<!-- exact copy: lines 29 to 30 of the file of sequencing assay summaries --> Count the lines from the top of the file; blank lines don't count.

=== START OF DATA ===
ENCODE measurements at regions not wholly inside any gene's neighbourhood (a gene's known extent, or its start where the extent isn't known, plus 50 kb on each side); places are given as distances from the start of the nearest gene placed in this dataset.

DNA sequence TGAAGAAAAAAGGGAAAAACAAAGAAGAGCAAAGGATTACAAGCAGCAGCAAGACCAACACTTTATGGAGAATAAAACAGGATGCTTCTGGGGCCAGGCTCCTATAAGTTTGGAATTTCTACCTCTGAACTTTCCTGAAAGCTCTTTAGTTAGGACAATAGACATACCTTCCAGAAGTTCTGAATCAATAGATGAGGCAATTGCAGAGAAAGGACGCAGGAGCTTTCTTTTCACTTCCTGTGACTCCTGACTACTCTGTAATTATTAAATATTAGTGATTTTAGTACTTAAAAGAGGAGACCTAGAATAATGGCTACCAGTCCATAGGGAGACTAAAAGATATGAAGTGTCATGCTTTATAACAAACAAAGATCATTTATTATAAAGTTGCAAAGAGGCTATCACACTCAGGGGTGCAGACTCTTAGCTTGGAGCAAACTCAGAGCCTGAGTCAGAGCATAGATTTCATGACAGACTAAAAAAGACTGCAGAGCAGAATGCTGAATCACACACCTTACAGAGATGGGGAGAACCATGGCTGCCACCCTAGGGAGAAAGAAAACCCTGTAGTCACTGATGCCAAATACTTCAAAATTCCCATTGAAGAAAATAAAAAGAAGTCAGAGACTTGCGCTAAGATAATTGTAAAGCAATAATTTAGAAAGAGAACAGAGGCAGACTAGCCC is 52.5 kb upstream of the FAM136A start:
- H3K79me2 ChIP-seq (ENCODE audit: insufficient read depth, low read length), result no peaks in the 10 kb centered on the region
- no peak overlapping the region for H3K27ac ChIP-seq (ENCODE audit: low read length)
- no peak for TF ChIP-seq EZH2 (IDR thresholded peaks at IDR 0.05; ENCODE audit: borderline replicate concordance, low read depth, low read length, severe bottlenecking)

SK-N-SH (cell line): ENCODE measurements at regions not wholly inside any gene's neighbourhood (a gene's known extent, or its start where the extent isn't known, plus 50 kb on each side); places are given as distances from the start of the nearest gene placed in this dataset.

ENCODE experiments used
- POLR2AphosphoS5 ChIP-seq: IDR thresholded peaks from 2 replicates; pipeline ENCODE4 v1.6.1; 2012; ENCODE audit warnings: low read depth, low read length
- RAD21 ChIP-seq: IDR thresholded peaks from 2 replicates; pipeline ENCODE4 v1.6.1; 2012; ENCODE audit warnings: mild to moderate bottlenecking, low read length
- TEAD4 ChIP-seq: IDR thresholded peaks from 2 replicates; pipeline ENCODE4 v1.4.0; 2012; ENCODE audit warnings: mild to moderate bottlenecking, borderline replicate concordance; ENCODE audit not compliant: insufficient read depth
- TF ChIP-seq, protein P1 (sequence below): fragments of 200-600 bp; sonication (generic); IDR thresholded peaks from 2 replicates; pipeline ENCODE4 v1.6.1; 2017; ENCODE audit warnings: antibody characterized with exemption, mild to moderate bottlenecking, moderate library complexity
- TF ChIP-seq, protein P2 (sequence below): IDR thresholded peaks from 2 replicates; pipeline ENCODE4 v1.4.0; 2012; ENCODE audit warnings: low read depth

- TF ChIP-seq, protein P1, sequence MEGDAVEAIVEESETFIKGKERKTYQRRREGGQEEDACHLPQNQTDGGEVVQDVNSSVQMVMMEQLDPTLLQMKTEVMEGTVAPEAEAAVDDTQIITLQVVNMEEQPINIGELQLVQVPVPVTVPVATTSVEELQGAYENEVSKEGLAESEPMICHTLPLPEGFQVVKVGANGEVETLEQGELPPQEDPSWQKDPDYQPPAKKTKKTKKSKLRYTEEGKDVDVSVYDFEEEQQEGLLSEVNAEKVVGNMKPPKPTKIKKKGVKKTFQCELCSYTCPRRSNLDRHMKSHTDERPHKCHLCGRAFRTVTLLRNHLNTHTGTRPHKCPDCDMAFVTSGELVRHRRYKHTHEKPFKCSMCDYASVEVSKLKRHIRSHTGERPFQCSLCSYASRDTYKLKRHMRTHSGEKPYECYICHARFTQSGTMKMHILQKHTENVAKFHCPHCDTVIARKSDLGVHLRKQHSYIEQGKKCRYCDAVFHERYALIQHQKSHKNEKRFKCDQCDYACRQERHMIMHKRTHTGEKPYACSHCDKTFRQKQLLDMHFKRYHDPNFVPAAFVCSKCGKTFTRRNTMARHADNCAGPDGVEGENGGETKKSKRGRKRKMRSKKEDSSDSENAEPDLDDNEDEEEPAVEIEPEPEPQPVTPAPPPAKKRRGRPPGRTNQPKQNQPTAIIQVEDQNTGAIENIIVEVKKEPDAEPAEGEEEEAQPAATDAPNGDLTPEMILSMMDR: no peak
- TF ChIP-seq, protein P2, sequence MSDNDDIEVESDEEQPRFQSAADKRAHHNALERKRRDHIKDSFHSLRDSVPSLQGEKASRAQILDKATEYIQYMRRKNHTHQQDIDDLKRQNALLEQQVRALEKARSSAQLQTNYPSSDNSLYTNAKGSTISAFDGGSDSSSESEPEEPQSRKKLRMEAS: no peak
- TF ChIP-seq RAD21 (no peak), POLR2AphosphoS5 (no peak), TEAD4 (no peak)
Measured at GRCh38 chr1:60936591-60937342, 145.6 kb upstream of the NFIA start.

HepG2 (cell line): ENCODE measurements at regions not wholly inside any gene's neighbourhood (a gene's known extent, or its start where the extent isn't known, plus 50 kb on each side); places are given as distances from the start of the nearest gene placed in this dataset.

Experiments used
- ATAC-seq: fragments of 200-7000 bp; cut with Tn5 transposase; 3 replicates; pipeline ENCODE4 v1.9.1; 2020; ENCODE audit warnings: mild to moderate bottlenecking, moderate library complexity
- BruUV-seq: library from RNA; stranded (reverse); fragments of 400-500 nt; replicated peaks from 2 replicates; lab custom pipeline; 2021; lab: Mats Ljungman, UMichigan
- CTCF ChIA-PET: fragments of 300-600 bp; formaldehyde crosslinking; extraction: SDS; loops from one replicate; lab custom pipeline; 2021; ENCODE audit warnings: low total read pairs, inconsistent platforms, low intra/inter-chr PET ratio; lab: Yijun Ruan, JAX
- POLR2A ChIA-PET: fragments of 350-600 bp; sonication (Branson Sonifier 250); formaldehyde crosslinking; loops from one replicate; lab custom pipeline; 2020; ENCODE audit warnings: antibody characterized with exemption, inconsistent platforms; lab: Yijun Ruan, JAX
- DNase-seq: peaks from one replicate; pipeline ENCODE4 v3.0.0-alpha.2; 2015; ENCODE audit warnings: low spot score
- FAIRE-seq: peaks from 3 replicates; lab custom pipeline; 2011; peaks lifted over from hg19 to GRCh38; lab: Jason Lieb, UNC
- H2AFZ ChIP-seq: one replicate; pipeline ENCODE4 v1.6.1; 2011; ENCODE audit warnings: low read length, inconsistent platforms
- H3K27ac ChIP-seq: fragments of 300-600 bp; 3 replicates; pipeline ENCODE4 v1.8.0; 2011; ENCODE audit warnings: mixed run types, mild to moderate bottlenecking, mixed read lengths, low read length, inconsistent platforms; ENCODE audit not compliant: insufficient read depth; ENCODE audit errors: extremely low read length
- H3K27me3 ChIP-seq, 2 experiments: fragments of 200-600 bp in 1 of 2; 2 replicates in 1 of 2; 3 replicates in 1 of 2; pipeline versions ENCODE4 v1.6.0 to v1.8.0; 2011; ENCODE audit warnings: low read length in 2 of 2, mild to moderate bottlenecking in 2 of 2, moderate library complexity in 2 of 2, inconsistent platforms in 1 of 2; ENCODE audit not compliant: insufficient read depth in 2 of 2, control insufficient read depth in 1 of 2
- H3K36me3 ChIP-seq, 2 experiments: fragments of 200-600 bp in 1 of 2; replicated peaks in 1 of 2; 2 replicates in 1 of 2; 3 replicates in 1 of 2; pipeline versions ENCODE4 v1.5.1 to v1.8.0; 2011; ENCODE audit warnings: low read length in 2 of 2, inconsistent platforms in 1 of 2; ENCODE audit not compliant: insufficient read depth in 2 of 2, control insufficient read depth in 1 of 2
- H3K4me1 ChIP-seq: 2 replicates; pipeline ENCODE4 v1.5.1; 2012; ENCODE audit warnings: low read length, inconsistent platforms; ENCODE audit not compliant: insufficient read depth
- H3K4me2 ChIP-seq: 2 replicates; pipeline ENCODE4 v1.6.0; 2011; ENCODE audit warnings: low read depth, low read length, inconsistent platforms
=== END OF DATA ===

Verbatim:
- H3K4me1 ChIP-seq: 2 replicates; pipeline ENCODE4 v1.5.1; 2012; ENCODE audit warnings: low read length, inconsistent platforms; ENCODE audit not compliant: insufficient read depth
- H3K4me2 ChIP-seq: 2 replicates; pipeline ENCODE4 v1.6.0; 2011; ENCODE audit warnings: low read depth, low read length, inconsistent platforms